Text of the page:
The COVID-19 pandemic has kept a lot of people close to home.
But now, with fewer restrictions and more opportunities for travel, peoples' wanderlust is on its way to being sated.
“We’re swamped,” says Gail Cochran, who has owned Flite2 Travel in Beachwood for 44 years. “All travel agents are.”
Cochran says her business is split just about equally between corporate and leisure travel — a marked change from years past, when corporate travel was 70% of her business.
And a large segment of that change is due to travel by senior citizens. A 2016 Visa study indicated that by 2025, senior citizens will comprise the only growing segment of international travelers. But retirees’ trips can encompass an Alaskan cruise to a day bus trip down to Amish Country.
Travel can seem daunting at any age, especially as a senior, when mobility and memory issues may arise. However, there are steps senior travelers can take to minimize those risks.
Just the act of traveling can provide health benefits. Ursel McElroy emphasizes lifelong learning as director of the Ohio
Department of Aging. She says the experience of going new places is an important part of that.
Also, travel keeps you mentally acute, and the socialization that goes along with it can benefit mental and physical health. Loneliness and isolation have been identified as a public health crisis for senior citizens.
McElroy points to a CDC study that indicates social isolation was associated with about a 50% increase in the risk of dementia, and poor social relationships (a characteristic of social isolation or loneliness) led to a 29% increased risk for heart disease and a 32% increased risk of stroke. Loneliness is also associated with higher rates of depression, anxiety and suicide, she says.
“Travel may feel like a good time, but it also helps your health,” McElroy says.
John Latkovich, owner of JKL Tours in Willoughby, can see it in the faces of the seniors he takes on bus tours.
“Traveling is a great way to stay young at heart,” he says. “Traveling as part of a group also makes them feel safe and secure. They can share the trip with a friend, make friends on the bus or even feel safe traveling alone knowing they are part of a group.”
Latkovich’s bus tours are almost exclusively for seniors. He says of the 161 trips he has done or planned for this year, 159 are senior trips — and most are day trips, from history tours to wine-tasting events. But some are several-day excursions, to places like Myrtle Beach, New York City and the Canadian Rockies.
The tours try to accommodate travelers' mobility issues. Tour buses feature a wheelchair lift. Riders who may need a walker or scooter can sit in the front of the bus, and the bus stops every few hours to allow riders to stretch their legs – and that’s important, says Dr. John Weigand, a geriatrician who serves as medical director for the Ohio Department of Aging.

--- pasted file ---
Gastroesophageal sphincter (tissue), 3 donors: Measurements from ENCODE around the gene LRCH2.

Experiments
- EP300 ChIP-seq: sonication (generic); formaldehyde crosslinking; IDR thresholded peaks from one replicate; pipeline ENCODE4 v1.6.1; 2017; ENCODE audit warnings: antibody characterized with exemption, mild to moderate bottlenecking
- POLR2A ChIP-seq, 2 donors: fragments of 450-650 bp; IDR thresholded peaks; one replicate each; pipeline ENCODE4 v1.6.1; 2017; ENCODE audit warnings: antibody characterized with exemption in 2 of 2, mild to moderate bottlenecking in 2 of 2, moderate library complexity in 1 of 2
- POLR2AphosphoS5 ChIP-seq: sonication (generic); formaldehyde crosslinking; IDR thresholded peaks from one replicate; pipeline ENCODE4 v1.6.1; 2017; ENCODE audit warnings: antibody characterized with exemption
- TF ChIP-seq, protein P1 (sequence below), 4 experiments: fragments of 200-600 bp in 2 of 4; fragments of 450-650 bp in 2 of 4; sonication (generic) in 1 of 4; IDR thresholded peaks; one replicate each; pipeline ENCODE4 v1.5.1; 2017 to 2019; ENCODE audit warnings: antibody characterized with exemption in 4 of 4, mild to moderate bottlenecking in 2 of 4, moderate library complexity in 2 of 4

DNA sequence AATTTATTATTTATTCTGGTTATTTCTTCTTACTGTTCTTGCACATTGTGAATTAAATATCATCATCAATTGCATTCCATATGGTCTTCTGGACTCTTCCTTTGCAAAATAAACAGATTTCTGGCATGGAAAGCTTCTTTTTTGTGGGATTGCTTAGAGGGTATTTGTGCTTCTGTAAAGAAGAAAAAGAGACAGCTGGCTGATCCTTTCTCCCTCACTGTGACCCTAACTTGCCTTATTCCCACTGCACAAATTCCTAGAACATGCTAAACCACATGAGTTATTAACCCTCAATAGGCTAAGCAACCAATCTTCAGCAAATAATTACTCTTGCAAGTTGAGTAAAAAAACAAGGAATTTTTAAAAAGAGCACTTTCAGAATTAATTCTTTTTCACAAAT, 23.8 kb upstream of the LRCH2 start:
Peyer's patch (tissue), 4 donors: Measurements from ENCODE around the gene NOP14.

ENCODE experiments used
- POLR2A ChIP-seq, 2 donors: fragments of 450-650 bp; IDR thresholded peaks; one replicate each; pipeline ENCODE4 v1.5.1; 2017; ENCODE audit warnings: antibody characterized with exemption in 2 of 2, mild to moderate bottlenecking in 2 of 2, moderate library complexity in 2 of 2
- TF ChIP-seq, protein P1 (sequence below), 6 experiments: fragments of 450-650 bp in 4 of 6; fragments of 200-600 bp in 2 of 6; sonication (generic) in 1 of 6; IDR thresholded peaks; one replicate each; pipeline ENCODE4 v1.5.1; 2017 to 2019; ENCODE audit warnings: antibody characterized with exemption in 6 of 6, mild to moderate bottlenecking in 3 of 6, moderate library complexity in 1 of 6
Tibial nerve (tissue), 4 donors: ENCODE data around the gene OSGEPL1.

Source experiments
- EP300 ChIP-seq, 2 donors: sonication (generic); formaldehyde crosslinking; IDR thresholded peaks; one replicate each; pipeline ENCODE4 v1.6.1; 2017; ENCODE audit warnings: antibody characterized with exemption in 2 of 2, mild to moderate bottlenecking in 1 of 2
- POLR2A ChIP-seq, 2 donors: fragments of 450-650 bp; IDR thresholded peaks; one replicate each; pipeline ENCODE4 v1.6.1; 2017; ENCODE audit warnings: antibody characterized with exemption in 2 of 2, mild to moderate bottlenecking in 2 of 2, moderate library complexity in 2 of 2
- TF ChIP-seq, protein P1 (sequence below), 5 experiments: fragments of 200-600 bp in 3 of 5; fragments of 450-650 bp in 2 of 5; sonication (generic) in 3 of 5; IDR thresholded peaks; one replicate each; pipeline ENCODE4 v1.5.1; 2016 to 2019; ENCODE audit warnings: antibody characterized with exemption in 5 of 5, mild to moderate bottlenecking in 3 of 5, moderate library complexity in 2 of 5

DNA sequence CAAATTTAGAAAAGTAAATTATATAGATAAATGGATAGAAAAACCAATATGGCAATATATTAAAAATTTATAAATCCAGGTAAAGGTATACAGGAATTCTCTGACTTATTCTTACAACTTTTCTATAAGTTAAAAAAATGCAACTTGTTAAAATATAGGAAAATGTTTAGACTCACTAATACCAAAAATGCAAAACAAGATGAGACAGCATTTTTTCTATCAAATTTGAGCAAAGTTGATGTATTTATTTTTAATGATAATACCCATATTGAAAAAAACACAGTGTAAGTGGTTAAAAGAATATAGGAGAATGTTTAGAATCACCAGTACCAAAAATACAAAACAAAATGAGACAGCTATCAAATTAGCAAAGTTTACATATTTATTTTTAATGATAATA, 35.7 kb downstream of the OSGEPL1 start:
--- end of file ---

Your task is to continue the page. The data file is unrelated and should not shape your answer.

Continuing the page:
Weigand says if you’re driving, try not to overdo it. And if you’re flying, try to get the aisle seat.
“The tendency is not to get up if you’re in the middle or by the window,” he says, "and you really do want to get up occasionally to avoid issues like soreness or potentially blood clots.”
If you’re flying, you can also request a wheelchair for easier mobility at the airport, Cochran says.
“It doesn’t mean you have a broken leg or anything,” she says. “I get one myself. It puts you at the front of the line and saves you some steps.”
It’s free, but the important thing, Cochran says, is to do it beforehand. You can request a wheelchair when you make your airline reservation.
Sherri Gouddou, manager at Kollander World Travel in Cleveland, echoes the advice. She says a wheelchair can be important when you’re navigating an unfamiliar airport and if there’s a language barrier. Also, with TSA check-in times being even longer than expected — sometimes three to four hours — it’s important to have someplace to sit.
Taking daily medication is a routine for many senior citizens. It’s estimated that 40% of those age 65 and older take at least five daily medications a day, and 20% take at least 10. It’s important to keep with you a list of everything you take and why, Weigand says.
“Sometimes people take different medication for different reasons,” he says. “Your list should include dosage and frequency, even for herbal and over-the-counter medicines. A lot of people think those don’t count, but they certainly can, especially if you’re in an emergency room situation.”
Weigand also recommends making sure you’re caught up on your vaccinations. And if you’re flying, make sure your medication is in your carry-on, Cochran says. “Your suitcase can get lost or delayed.”
For that reason, Gouddou says, you should also keep a change of clothes in your carry-on. Also, when scheduling planes, she says, make sure you leave yourself plenty of time if you have a layover.
Also, think about your destination, Weigand says. Particularly, its altitude.
“If you have cardiac or cardiopulmonary issues or sleep apnea, those conditions might be fine in Cleveland, but could be exacerbated in, say, Taos (at an altitude of more than 6,900 feet),” he says.
And remember to stay hydrated, he says.
“Dehydration is one of the leading causes of falls,” he says. “A lot of times, older people might not have the best thirst reflex, and sometimes they don’t want to drink because they’ll have to go to the bathroom frequently.”
The most important thing, McElroy says, is to know your limitations — but also know what you like to do.
“Start with what you love, and align it to what your abilities are,” she says.